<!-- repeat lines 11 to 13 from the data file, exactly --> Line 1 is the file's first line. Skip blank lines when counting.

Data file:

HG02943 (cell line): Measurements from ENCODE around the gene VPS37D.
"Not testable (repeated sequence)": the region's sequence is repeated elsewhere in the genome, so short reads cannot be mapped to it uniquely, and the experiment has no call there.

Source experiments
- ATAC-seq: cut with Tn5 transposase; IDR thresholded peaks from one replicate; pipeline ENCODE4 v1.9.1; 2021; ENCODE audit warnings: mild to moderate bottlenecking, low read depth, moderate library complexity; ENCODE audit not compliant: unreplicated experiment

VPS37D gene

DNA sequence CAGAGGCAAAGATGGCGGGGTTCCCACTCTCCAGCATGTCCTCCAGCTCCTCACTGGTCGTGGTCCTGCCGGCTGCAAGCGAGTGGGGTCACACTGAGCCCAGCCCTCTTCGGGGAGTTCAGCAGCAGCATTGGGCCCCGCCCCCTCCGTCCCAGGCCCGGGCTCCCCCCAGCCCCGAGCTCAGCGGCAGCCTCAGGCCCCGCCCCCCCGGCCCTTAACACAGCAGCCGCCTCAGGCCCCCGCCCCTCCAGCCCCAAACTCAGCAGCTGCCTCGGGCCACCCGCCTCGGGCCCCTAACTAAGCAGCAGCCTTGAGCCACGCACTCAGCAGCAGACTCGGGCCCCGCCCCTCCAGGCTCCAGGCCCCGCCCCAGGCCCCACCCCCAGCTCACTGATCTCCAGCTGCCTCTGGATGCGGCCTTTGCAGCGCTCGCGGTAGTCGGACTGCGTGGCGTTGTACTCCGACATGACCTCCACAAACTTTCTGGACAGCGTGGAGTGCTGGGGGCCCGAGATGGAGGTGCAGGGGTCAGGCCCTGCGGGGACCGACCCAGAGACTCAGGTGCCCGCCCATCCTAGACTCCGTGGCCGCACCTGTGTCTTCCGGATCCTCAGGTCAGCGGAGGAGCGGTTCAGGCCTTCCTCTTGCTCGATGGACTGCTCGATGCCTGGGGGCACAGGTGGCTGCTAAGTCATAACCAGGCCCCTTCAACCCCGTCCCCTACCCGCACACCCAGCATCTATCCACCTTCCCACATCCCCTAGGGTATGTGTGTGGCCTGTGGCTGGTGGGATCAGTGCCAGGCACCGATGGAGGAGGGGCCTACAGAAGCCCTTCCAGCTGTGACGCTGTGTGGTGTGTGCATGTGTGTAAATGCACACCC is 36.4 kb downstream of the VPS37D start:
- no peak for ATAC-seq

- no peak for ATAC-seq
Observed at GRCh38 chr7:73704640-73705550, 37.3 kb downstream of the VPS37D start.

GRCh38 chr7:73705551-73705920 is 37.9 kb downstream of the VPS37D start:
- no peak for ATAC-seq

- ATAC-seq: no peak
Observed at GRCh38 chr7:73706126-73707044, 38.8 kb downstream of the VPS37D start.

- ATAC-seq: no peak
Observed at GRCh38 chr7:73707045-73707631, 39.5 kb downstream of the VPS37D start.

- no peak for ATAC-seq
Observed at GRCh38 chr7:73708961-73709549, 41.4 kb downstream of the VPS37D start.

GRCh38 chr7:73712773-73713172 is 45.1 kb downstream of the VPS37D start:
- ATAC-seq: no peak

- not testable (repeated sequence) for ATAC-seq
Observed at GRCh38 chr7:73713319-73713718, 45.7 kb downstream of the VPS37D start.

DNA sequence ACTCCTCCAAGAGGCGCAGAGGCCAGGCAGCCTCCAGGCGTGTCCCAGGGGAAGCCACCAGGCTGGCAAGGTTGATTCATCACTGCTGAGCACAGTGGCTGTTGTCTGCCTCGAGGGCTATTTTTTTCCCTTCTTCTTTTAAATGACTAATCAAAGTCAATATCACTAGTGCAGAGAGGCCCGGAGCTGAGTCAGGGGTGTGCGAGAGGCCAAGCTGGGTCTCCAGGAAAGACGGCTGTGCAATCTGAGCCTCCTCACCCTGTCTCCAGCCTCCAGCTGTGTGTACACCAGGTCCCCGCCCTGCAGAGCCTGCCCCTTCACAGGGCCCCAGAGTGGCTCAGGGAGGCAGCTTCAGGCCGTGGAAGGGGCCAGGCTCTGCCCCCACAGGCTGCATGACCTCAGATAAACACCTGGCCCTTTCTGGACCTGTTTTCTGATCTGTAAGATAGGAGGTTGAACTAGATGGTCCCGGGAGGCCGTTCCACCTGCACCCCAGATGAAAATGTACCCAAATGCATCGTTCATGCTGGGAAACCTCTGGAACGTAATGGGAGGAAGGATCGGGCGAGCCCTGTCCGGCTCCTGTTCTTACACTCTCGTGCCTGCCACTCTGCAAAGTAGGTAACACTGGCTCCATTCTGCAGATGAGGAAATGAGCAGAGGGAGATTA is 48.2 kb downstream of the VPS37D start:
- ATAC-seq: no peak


- no peak for ATAC-seq

- ATAC-seq: no peak
Observed at GRCh38 chr7:73706126-73707044, 38.8 kb downstream of the VPS37D start.